What is the secretary of Veterans Affairs thinking? On May 5, the department led by James B. Peake issued a directive that bans nonpartisan voter registration drives at federally financed nursing homes, rehabilitation centers and shelters for homeless veterans. As a result, too many of our most patriotic American citizens — our injured and ill military veterans — may not be able to vote this November.
I have witnessed the enforcement of this policy. On June 30, I visited the Veterans Affairs Hospital in West Haven, Conn., to distribute information on the state’s new voting machines and to register veterans to vote. I was not allowed inside the hospital.
Outside on the sidewalk, I met Martin O'Nieal, a 92-year-old man who lost a leg while fighting the Nazis in the mountains of Northern Italy during the harsh winter of 1944. Mr. O'Nieal has been a resident of the hospital since 2007. He wanted to vote last year, but he told me that there was no information about how to register to vote at the hospital and the nurses could not answer his questions about how or where to cast a ballot.
I carry around hundreds of blank voter registration cards in the trunk of my car for just such occasions, so I was able to register Mr. O'Nieal in November. I also registered a few more veterans — whoever I could find outside on the hospital's sidewalk.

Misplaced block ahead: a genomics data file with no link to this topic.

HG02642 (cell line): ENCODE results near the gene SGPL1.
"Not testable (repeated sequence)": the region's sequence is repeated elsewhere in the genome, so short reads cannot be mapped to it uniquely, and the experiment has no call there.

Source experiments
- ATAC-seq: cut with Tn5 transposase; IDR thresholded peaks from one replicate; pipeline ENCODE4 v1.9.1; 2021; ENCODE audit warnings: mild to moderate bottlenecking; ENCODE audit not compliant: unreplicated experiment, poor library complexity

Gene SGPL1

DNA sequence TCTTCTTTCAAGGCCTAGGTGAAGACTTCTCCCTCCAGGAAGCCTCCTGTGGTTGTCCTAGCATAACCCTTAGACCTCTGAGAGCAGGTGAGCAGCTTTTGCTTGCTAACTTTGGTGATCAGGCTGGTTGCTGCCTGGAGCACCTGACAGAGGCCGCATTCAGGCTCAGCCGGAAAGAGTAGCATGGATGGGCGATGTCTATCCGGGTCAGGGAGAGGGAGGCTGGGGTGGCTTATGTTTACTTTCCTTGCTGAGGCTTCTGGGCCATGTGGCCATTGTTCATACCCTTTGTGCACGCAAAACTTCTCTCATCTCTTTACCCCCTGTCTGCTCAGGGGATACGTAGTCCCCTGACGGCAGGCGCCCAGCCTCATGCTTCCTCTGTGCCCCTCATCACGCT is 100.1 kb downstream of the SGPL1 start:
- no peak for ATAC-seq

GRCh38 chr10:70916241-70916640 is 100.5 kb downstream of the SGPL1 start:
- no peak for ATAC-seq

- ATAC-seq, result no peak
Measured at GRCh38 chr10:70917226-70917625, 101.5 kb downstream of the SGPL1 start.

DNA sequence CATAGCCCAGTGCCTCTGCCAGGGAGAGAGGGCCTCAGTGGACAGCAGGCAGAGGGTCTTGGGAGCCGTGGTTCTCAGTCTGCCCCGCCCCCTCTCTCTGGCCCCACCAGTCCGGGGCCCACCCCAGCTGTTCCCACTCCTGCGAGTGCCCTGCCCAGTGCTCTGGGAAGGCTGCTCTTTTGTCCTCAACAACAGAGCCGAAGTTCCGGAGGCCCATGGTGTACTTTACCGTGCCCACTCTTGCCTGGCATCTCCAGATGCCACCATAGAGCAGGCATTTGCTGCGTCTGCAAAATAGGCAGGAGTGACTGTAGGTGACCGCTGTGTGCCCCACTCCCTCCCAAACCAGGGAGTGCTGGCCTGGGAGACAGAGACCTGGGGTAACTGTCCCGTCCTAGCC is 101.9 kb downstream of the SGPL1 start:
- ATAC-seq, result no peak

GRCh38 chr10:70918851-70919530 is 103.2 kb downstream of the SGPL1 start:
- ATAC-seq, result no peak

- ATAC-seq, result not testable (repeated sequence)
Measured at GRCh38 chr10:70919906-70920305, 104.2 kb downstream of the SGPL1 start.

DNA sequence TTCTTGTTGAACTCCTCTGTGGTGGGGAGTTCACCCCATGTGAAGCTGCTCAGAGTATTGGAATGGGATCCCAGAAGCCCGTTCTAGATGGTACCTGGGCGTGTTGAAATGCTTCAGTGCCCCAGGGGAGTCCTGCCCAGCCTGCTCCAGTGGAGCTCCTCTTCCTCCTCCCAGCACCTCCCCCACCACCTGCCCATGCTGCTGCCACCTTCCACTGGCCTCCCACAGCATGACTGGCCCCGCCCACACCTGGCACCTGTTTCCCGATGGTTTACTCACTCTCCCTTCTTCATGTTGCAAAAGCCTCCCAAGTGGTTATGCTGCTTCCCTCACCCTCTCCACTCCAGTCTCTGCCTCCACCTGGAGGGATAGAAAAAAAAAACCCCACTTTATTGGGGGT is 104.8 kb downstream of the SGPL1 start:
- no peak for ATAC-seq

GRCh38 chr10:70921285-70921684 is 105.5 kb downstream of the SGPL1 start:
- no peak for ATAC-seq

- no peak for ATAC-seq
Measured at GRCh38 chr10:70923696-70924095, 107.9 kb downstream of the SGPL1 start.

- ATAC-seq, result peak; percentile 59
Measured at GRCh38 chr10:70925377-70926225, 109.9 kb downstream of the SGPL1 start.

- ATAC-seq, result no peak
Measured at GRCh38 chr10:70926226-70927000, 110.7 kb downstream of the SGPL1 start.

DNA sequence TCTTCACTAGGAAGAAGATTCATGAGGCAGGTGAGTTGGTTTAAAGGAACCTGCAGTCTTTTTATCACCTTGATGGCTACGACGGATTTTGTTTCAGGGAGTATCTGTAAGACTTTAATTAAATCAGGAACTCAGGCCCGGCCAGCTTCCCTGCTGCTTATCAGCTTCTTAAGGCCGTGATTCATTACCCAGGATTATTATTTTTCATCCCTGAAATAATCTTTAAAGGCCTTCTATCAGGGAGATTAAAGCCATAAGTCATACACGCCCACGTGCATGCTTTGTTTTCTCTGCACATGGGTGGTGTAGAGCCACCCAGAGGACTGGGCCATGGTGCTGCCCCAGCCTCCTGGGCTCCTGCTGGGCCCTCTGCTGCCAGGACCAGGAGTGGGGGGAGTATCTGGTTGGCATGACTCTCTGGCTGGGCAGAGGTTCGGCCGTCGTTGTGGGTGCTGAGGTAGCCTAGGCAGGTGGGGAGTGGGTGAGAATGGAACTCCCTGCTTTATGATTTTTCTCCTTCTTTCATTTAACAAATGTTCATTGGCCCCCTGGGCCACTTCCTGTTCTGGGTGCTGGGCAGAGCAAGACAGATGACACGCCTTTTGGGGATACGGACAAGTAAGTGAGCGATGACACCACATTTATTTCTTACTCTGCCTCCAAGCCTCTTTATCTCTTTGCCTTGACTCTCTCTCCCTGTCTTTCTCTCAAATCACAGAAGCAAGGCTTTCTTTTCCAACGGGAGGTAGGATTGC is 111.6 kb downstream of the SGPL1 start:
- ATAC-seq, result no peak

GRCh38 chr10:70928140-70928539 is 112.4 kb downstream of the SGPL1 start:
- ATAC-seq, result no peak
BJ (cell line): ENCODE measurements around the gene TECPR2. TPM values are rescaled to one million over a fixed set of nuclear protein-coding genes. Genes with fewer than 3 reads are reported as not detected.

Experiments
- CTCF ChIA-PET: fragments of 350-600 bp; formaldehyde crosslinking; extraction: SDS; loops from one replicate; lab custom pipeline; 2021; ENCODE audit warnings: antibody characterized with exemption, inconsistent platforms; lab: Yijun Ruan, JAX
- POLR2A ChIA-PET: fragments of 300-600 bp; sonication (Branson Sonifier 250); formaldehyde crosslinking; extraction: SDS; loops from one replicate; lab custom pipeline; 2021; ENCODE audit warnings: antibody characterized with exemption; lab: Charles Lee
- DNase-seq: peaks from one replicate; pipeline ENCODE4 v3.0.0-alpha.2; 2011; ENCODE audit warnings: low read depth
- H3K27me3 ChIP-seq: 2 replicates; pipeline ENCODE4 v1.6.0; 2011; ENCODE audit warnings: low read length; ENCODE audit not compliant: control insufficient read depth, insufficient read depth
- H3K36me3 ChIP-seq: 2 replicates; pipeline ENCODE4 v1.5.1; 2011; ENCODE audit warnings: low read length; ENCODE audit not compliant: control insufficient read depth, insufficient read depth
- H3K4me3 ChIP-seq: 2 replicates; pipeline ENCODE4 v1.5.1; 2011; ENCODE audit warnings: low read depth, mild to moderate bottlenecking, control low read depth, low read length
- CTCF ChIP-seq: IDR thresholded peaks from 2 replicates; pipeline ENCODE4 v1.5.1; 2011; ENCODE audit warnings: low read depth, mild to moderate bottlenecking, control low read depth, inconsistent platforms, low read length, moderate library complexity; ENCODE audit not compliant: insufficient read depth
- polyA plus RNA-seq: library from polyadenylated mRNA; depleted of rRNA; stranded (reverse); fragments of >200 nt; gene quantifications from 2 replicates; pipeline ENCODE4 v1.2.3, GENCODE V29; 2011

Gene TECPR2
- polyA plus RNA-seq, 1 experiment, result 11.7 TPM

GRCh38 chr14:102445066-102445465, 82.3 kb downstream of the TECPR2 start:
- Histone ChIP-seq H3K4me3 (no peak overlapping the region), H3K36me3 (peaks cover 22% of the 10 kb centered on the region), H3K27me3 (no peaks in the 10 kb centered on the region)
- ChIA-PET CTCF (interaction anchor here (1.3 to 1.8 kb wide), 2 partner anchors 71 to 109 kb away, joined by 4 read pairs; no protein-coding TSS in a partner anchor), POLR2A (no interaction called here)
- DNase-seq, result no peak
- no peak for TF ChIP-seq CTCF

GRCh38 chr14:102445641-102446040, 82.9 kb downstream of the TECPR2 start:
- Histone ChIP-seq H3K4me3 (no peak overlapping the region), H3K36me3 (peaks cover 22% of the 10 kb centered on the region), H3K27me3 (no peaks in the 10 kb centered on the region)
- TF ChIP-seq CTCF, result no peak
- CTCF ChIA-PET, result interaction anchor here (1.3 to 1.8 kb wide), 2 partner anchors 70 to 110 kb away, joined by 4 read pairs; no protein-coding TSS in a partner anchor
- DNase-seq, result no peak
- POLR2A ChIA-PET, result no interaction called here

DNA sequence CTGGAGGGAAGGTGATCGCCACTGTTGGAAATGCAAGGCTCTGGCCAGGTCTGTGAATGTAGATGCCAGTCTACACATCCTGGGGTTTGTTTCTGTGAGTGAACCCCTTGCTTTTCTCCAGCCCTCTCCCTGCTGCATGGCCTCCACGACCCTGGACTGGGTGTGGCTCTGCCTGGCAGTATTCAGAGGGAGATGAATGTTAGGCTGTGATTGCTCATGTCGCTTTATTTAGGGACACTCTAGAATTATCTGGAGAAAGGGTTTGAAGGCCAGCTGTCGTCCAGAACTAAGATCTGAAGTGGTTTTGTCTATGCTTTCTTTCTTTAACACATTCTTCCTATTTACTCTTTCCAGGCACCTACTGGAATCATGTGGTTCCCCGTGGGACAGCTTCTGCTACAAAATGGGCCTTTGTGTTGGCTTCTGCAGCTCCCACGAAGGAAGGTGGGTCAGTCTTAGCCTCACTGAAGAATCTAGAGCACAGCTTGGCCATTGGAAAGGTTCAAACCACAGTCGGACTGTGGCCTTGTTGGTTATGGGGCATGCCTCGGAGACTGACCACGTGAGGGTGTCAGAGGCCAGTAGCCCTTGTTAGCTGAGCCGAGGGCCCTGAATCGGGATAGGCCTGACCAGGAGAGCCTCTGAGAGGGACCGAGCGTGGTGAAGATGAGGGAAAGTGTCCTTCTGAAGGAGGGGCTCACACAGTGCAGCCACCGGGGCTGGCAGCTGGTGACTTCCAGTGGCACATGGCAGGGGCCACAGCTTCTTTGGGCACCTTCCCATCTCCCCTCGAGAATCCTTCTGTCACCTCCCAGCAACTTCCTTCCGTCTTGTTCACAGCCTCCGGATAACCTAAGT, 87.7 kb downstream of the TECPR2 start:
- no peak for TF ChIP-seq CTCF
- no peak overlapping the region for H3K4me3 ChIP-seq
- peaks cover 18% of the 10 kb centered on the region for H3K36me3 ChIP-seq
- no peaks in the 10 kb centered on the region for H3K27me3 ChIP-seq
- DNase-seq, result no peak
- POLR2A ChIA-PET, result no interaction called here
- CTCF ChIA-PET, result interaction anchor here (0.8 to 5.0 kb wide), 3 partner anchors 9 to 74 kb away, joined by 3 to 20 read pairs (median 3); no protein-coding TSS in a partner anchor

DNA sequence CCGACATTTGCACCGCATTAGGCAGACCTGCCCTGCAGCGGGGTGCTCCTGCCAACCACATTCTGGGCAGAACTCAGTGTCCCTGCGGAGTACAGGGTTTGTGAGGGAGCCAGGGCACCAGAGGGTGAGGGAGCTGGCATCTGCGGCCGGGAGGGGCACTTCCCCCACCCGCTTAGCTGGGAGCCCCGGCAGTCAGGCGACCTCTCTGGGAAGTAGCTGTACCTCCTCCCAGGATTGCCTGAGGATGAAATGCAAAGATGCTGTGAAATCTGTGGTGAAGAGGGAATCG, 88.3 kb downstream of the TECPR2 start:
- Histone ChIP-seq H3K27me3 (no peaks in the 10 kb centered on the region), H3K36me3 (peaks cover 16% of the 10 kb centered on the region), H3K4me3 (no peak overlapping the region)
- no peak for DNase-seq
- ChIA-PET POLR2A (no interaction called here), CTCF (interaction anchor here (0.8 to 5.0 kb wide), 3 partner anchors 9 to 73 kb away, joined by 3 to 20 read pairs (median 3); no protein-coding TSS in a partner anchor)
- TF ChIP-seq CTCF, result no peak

There are thousands of veterans of wars in Korea, Vietnam, the Persian Gulf and the current campaigns in Iraq and Afghanistan who are isolated behind the walls of V.A. hospitals and nursing homes across the country. We have an obligation to make sure that every veteran has the opportunity to make his or her voice heard at the ballot box.
Connecticut's attorney general, Richard Blumenthal, and I wrote to Secretary Peake in July to request that elections officials be let inside the department’s facilities to conduct voter education and registration. Our request was denied.
The department offers two reasons to justify its decision. First, it claims that voter registration drives are disruptive to the care of its patients. This is nonsense. Veterans can fill out a voter registration card in about 90 seconds.
Second, the department claims that its employees cannot help patients register to vote because the Hatch Act forbids federal workers from engaging in partisan political activities. But this interpretation of the Hatch Act is erroneous. Registering people to vote is not partisan activity. [More here.]
Do you think it could have anything to do with this? Or this? Or this?
Thanks to James for sending, found here at ScienceBlogs.